The surprise

Here’s another instalment from my unfinished story, The Button. Clare Mason  has moved to Easthope where she unexpectedly bumps into someone she was at school with, someone who bullied her mercilessly. The woman, Jenny-Lee recognises her but for some reason mistakes her for another girl called Clare, Clare Cherry, who was Jenny’s best friend. Jenny and her husband Darius are restoring an old watermill. Clare begins to make friends including a woman called Livia who invites her to a group of friends who meet for lunch. Unfortunately, Jenny-Lee is also a member!

The surprise

It was a very pleasant lunch with very pleasant people but it would have been more pleasant if Jenny-Lee had not been there. Fortunately Clare was sitting three places away from her and had avoided being drawn into any conversation with her. Clare’s neighbour on her right was the elderly lady, Pat; her even more elderly mother had recently died and although it wasn’t said, it was clear that Pat was liberated by her bereavement.
On Clare’s left was Dora the jeweller and between these two Clare had a varied and interesting series of conversations. They were interested in her, obviously, but aware of being within earshot of Jenny, even though the woman was in full flow about the watermill.  Clare heard one of the others remind her that talking about husbands/partners was against the rules so she must have been saying something about Darius. What had she been saying? The man was intriguing, so friendly and pleasant until he had thought Clare was Clare Cherry… interesting… but there was no way it would ever be known, Jenny and Darius were not people destined to be friends.
The meal had begun with a tiny coffee cup of chilled mushroom soup, garnished with a sprig of a pea shoot… interesting, different, and rather nice as an amuse bouche. It was followed by duck presented in a Japanese way or fennel, and now their places cleared, they waited for the main, beef or white bean cassoulet…
It was a moment when neither Dora nor Pat was speaking, and the conversation from the other side of the table drifted over… school days…
Clare felt a shiver across her shoulder.
“Chilly, Clare? Should I ask the waiter to close the window?” Dora asked kindly.
Clare assured her she was fine, in fact she was rather warm – unaccustomed to dining and wine at lunch time.
“Goose walked over your grave, I expect,” said Pat with a chuckle. It actually did feel like that, and to shake off the uncomfortable feeling, and distract from the school reminiscence, Clare pondered on the origin of the phrase and the three of them speculated.
The two waiters arrived with their lunch, and a third poured more wine… good heavens, Clare was definitely not used to this! Thank goodness indeed she wasn’t driving. She took a good sip as the waiter now put vegetables on her plate and the tension she’d felt about the conversation evaporated and when Pat and Dora also began to talk about their school days, she felt calm again.
Her mind wandered to the information they had been given about the history of the lighthouse before they began their meal…
A pillar of fire by night, of cloud by day’ was how Longfellow had apparently described the beacons round the coast. Some dated back to the 1700’s but this one was built in the early 1800’s replacing one which had stood on the next headland until it fell into the sea. It was made from 700 tons of granite and stone and still stands sixty-eight foot tall, a testament to the locally born engineer who created it – Bartholomew Magick.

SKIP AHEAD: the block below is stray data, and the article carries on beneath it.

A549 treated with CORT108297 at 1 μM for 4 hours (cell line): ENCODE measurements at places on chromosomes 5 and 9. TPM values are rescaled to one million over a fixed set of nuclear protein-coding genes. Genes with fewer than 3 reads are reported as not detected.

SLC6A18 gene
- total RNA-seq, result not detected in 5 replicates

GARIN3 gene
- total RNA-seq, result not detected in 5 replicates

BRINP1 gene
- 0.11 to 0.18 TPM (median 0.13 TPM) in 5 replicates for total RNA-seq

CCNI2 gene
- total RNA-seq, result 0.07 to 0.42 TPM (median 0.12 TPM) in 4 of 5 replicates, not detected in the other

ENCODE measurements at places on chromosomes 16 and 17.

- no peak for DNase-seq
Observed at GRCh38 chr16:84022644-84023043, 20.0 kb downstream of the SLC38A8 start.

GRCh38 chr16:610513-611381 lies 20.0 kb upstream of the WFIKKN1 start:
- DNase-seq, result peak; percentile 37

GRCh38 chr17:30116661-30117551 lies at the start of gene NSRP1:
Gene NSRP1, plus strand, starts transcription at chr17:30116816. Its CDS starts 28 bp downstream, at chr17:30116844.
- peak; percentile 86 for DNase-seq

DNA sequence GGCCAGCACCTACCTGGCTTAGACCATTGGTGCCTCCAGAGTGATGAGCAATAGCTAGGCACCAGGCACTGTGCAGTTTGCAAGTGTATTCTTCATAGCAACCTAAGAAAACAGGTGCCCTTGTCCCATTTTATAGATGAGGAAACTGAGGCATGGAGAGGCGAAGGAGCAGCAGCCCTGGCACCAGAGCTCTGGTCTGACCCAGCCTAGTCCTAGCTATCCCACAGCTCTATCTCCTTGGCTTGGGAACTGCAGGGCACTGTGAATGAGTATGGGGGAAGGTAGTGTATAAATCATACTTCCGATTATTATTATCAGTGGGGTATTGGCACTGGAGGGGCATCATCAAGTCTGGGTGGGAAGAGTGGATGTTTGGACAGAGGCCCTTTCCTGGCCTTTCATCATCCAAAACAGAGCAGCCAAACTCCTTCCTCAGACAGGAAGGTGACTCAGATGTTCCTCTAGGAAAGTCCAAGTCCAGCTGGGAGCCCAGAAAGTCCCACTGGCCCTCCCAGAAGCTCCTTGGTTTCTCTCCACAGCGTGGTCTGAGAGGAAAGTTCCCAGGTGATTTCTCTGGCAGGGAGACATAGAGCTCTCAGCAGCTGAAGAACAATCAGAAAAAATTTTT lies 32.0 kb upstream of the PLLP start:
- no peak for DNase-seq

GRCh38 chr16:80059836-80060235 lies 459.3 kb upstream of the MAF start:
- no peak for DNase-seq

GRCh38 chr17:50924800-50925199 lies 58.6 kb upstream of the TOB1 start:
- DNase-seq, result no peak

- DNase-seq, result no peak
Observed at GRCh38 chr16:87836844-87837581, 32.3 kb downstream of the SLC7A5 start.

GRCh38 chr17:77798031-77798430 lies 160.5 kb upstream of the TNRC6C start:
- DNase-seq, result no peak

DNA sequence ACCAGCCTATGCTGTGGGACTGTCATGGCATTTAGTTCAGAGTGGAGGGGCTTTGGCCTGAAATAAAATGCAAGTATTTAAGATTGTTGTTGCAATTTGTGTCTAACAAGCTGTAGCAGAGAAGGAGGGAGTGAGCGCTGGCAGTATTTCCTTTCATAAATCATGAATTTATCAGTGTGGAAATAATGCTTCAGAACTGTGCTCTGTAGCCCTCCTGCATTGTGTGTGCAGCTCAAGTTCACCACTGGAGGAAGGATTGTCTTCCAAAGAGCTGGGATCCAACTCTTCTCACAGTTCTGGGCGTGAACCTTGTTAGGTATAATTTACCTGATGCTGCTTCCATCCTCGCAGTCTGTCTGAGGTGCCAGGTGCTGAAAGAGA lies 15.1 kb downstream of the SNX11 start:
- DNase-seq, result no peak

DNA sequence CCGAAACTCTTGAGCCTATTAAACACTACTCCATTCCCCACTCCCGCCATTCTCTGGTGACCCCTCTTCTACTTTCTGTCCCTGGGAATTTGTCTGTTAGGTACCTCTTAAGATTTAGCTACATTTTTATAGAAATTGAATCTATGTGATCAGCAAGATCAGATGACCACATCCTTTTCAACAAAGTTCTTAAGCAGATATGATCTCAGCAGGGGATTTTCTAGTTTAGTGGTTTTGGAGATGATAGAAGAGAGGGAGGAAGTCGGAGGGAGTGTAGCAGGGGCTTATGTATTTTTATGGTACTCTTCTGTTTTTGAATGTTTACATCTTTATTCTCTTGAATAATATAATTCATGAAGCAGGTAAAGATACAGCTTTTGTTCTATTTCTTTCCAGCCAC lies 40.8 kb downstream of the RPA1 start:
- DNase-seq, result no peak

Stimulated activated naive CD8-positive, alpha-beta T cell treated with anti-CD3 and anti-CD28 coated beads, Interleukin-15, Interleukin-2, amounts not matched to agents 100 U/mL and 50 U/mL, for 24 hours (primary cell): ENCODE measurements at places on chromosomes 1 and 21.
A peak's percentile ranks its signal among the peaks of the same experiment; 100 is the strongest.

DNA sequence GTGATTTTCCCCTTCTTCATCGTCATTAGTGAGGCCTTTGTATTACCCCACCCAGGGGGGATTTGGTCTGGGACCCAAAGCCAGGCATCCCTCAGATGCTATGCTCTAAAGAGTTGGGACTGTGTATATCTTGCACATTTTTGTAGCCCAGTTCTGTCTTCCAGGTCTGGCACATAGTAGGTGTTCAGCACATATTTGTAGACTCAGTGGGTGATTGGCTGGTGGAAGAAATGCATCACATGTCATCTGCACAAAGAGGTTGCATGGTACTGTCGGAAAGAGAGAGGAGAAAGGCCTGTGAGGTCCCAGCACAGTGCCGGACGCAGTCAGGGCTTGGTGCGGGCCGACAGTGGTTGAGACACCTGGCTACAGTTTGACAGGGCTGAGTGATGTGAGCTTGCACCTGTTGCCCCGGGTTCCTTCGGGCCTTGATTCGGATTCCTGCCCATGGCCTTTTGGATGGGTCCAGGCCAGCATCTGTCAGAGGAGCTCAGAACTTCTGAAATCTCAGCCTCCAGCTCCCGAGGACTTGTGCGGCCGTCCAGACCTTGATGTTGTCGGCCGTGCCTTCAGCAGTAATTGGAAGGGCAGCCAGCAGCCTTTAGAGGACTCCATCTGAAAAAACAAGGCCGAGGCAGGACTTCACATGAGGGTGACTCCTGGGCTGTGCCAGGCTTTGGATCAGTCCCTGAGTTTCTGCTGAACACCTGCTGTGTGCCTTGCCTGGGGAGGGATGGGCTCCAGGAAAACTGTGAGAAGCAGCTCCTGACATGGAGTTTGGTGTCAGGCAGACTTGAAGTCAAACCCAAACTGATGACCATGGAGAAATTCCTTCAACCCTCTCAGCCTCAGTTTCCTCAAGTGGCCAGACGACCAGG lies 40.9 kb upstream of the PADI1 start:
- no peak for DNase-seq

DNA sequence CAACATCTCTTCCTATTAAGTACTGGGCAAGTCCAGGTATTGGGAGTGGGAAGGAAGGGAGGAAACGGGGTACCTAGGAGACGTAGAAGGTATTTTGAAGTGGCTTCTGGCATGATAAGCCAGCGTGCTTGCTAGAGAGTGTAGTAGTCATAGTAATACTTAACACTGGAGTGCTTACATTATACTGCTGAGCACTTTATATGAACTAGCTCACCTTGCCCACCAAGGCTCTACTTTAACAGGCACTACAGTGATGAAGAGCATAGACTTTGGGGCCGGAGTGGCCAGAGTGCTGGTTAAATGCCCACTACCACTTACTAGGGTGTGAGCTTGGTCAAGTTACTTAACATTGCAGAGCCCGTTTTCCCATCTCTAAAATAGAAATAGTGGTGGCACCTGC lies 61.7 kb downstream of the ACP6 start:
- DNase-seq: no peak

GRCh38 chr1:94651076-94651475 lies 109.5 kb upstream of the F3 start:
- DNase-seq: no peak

“Clare, Clare! I was just telling everyone that we were best friends at school!”
Of course, it was inescapable…
“Clare joined us in the fourth year, or was it the third – it’s not called that now, is it… year nine I think, or was it ten… she and I became the closest, the best of friends!”
There was an awkward pause as Clare remained silent, unable to think of a single thing to say.
It had been a surprise when Jenny had burst into the room, now her conversation – even though it was half-expected was a terrible shock.
“So have you kept in touch, all these years?” someone asked.
“Well, that is the amazing thing!” Jenny seemed unaware of the awkward atmosphere – if there hadn’t been some ambient music playing in the background it would have been even worse.
“Well, that is the extraordinary thing… no… we drifted apart… no internet in those days, and then suddenly, a few weeks ago, who should come wandering into the mill with Darius, but Clare!”
Was Jenny-Lee playing some weird game, pretending that she though Clare was Clare Cherry?
At that moment the waiters reappeared and swiftly cleared the table and then instead of dessert a rather exotic birthday cake was brought in – it was Jackie the other jeweller’s birthday today and the women had commissioned a special cake with puffins on which apparently Jackie was mad about.
It seemed everyone sang ‘happy birthday’ very heartily, as if they had picked up on Clare’s embarrassed unease.
The talk relaxed into talking about cake, puffins, and Jackie’s half century, and Prosecco was offered and all was well… yes, Clare decided all was well… ok… all right…sort of…

The women descend the steps in a buzz of happy conversation. They left the two hundred year-old lighthouse, each with a complimentary souvenir model, and hugged and said goodbye.
What a pleasant and convivial lunch, what a pleasant and convivial bunch of people!
Clare gratefully slid into Livia’s car…
“Enjoyed the lunch club?” Livia asked with a grin.
Before Clare could reply there was a tap on the window… and of course it was Jenny-Lee.
“Clare, so lovely to see you again, I’m so thrilled the old one-two are back together!” she gushed as the window lowered.
“I forgot to tell you – or ask if you knew… If you don’t it will be a bit of a surprise – did you hear that Clare Mason had died? She was murdered you know!”




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